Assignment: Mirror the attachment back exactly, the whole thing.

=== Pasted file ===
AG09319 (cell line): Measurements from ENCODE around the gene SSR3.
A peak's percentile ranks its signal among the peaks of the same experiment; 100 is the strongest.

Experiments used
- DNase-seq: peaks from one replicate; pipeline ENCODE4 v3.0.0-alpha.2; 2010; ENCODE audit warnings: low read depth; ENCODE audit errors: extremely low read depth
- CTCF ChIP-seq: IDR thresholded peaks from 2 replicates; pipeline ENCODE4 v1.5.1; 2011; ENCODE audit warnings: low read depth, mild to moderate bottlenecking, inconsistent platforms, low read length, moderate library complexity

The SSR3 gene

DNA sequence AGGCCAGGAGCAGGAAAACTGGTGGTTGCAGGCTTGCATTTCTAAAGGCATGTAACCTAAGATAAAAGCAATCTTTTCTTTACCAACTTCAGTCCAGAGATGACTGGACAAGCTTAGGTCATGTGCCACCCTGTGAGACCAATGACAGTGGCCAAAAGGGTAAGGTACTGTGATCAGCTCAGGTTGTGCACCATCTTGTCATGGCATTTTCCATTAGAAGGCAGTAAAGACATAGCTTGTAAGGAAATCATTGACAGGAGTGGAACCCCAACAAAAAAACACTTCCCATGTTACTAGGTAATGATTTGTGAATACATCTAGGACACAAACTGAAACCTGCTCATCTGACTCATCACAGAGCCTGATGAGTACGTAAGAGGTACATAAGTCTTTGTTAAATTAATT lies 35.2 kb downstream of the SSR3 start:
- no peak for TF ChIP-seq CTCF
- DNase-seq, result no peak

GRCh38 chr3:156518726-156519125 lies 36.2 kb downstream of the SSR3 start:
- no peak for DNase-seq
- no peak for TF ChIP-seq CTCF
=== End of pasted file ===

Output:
AG09319 (cell line): Measurements from ENCODE around the gene SSR3.
A peak's percentile ranks its signal among the peaks of the same experiment; 100 is the strongest.

Experiments used
- DNase-seq: peaks from one replicate; pipeline ENCODE4 v3.0.0-alpha.2; 2010; ENCODE audit warnings: low read depth; ENCODE audit errors: extremely low read depth
- CTCF ChIP-seq: IDR thresholded peaks from 2 replicates; pipeline ENCODE4 v1.5.1; 2011; ENCODE audit warnings: low read depth, mild to moderate bottlenecking, inconsistent platforms, low read length, moderate library complexity

The SSR3 gene

DNA sequence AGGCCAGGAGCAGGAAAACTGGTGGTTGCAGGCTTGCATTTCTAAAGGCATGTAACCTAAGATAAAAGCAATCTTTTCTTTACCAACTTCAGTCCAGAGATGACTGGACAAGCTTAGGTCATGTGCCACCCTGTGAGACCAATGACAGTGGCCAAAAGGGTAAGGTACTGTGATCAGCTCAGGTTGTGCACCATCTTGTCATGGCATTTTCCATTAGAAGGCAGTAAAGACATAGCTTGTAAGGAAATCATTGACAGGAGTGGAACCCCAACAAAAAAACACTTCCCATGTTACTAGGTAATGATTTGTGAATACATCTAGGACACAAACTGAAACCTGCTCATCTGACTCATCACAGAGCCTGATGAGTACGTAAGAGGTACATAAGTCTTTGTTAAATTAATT lies 35.2 kb downstream of the SSR3 start:
- no peak for TF ChIP-seq CTCF
- DNase-seq, result no peak

GRCh38 chr3:156518726-156519125 lies 36.2 kb downstream of the SSR3 start:
- no peak for DNase-seq
- no peak for TF ChIP-seq CTCF